GAA Football

Tyrone minor suffer harsh lesson on the cruelty of sport

Tyrone❝s Conor Owens after missing the last minute free at the very end of the Electric Ireland GAA Football All-Ireland Minor Championship final between Tyrone and Meath at Croke Park Dublin on 08-28-2021. Pic Philip Walsh.
From Cahair O'Kane at Croke Park

All-Ireland Minor Football Championship final: Tyrone 1-11 Meath 1-12

ONE of the toughest lessons any 17-year-old footballer can learn is how cruel sport actually is.

There's no more exposed place to learn such a thing as All-Ireland final day in Croke Park.

That goes for the whole Tyrone team, not any individual. It was Conor Owens who sliced the final free wide of the left-hand post, having done superbly to earn it, but there were any number of missed chances in the second half.

Tyrone kicked 11 wides and dropped three shots in the ‘keeper's hands. They won their way to the final as a team, and they lost as a team on Saturday afternoon.

A valiant side that you could say didn't deserve to lose, but then neither did Meath.

Both teams brought superb, breathless entertainment to a crowd that swelled until a cacophonous finish in which the Leinster champions earned a fourth All-Ireland crown, a first since 1992.

It was fitting from their perspective that Conor Ennis was the man to drive them to their winner, and that Shaun Leonard was the man with the cool head to kick it in front of the Hill.

They were Meath's two best players, in the order listed above.

Ennis was outstanding all day, full of energy and pace and no little poise.

Leonard's bobbing locks made him easily distinguishable but it was more the way he jinked and weaved at the Tyrone defence all afternoon.

There was precious little to separate the sides, as expected. They both had spells of dominance at midfield, both had moments from their key attacking players, but largely it was a day of great defending.

Ennis, Liam Kelly, Sean O'Hare, Tomás Corbett and John O'Regan all had big moments in the Meath defence. Same for Callan Kelly, Ronan Fox, Shea O'Hare for Tyrone.

This was one-to-one combat and it was enthralling.

Tyrone played the first half with pretty much two forwards, withdrawing everybody else deeper, and Meath let them do it. Cathal Ó Bric trusted his defence man-to-man and it paid off.

Ronan Cassidy on the 45' against Liam Kelly, and inside Cormac Devlin took on Tomás Corbett.

It was the supply of ball that let Tyrone down, just a yard off a lot of the time. There was space outside either man the whole time but the ball kept turning inwards to the defender's side.

Devlin completely lost Corbett after seven minutes to get in behind, round goalkeeper Oisin McDermott and fire Tyrone into a 1-2 to 0-2 lead.

Five minutes later, the Leinster men responded with a brilliant goal of their own. Liam Kelly picked off Tyrone's kickout and fed Oisin Ó Murchú, who took advantage of a slip to head for goal and fire into the top corner.

It was 1-4 apiece at the water break and just a point separated them at half-time, 1-7 to 1-6. Tyrone ended the half with a goal chance but Gavin Potter's effort was brilliantly smothered by John O'Regan, who first cut off the pass through his positioning and then dived on the ball to block it.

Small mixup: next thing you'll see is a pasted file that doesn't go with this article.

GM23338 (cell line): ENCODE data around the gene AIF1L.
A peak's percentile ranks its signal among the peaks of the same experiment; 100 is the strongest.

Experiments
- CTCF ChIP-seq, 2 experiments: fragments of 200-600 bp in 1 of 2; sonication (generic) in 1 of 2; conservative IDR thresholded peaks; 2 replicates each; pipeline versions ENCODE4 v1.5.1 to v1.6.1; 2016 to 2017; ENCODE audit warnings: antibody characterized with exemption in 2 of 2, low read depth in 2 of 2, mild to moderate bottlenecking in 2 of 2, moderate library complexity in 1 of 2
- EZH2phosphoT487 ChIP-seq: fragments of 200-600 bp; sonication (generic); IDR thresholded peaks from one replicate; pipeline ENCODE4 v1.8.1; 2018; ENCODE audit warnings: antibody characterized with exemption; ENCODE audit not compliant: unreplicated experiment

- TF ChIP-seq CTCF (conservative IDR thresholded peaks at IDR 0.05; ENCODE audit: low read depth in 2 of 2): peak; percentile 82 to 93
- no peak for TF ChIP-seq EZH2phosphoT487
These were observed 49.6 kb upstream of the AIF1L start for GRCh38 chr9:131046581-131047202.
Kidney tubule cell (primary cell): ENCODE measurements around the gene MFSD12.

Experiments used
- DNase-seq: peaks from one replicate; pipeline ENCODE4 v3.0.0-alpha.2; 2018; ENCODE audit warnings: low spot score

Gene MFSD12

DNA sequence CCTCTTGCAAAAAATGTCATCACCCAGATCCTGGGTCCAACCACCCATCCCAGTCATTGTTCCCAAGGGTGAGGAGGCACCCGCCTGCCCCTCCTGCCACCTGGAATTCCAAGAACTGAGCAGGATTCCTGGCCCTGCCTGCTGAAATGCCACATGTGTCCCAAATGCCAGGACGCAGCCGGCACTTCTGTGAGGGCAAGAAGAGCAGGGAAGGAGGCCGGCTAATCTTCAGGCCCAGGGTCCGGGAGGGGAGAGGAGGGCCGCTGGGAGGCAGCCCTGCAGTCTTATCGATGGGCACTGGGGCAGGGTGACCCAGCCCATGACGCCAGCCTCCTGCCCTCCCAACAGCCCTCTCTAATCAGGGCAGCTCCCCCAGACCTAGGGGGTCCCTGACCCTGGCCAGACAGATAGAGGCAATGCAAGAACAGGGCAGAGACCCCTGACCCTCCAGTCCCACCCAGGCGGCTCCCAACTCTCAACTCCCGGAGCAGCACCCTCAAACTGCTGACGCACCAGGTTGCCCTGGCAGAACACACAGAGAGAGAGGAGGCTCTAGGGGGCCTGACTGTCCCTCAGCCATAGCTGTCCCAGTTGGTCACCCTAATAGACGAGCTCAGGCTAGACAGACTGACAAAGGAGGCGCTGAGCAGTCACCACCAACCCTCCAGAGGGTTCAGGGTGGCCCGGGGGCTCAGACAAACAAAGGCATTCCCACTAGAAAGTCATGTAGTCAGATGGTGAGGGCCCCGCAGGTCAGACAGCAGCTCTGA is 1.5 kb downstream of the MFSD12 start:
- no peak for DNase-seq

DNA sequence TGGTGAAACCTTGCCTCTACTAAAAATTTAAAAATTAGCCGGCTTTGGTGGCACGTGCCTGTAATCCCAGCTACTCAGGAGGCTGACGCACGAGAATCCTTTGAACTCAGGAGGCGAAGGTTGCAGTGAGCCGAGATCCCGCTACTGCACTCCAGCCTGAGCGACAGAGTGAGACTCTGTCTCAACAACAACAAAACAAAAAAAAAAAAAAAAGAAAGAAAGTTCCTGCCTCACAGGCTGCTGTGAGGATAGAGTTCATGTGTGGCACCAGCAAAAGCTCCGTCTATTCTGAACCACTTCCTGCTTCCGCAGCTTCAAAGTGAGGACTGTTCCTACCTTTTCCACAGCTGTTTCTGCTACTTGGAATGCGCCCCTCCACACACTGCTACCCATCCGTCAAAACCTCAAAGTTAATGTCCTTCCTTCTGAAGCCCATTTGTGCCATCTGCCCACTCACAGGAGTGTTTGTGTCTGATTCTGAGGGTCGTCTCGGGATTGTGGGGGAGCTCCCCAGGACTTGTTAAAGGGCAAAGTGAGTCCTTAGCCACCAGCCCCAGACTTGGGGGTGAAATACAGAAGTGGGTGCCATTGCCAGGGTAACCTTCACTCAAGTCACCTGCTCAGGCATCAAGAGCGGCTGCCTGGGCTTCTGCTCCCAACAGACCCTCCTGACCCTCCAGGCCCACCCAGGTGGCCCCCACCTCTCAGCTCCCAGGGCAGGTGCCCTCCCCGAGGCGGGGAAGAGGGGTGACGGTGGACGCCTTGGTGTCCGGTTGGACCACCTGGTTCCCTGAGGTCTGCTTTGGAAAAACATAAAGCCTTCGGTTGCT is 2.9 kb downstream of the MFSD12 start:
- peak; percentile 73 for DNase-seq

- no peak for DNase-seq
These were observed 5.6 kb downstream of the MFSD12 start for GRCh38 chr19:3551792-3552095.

The third quarter was where Meath won it. They kept the cooler heads and as they pushed into a three-point lead by the second water break, Tyrone looked for the first time like the 16-year-olds they are.

A magnificent save from Niall Robinson to deny Christian Finlay kept his side in the game, which Oisin Ó Murchu lacked the composure he'd shown earlier when he weakly prodded a good chance straight at the Tyrone ‘keeper.

The Ulster champions, seeking to keep the crown in the province after Derry won the 2020 version, struggled initially to cope without Ronan Donnelly around midfield after he went off injured.

They had to reshuffle things and it meant Conor Owens going in at full-forward, where he had a big impact on the game.

Jack Martin came into the middle and while it took him ten minutes to settle too, he was arguably Tyrone's best player in the final 20 minutes.

Ó Murchú, a fine 45 from goalkeeper McDermott and Hughie Corcoran profiting off Conor Ennis's good work pushed Meath 1-11 to 1-8 ahead and it seemed a long way back.

But Tyrone got themselves composed and as they squeezed up, Meath's kickout completely broke down.

Tyrone created 13 chances in the final quarter but took only three, with teenage rashness creeping in as the crowd and the atmosphere grew behind them.

They kept on creating though and when Conor Owens pointed a 62nd minute free, extra-time seemed almost inevitable.

Shaun Leonard had other ideas, settling himself to slot over a tricky winner from the wrong side for a right-footer. Tyrone would get one more chance but with an unsettling noise building in the form of unnecessary whistling and jeering at 17-year-olds, Owens sliced his kick wide.

It's a hard way to learn.


Tyrone: N Robinson; M Mallon, M Rafferty, C Kelly; S O'Hare, H Cunningham (0-1 free), R Fox; R Donnelly, R McHugh (0-2); R Strain, E McElholm (0-2), G Potter, P McCann; R Cassidy (0-3, 0-2 frees); C Devlin (1-1)

Subs: C Owens (0-2 frees) for Potter (HT), J Martin for Donnelly (31), N Grimes for McCann (46), R Molloy for Cunningham (57)

Blood subs: C Owens for Devlin (17-18), B Hampsey for McHugh (57-58)

Meath: O McDermott (0-2 45s); T Corbett; L Kelly; J O'Regan, S O'Hare, C Ennis, K Smyth; P Wilson, J Kinlough (0-1); C McWeeney, S Emmanuel (0-1), C Finlay, S Leonard (0-2); H Corcoran (0-3, 0-1 free), O Ó Murchú (1-2)

Subs: A Moore for McWeeney (53), J Foley for Corcoran (58), B O'Halloran for Kelly (61)

Referee: D O'Mahoney (Tipperary)

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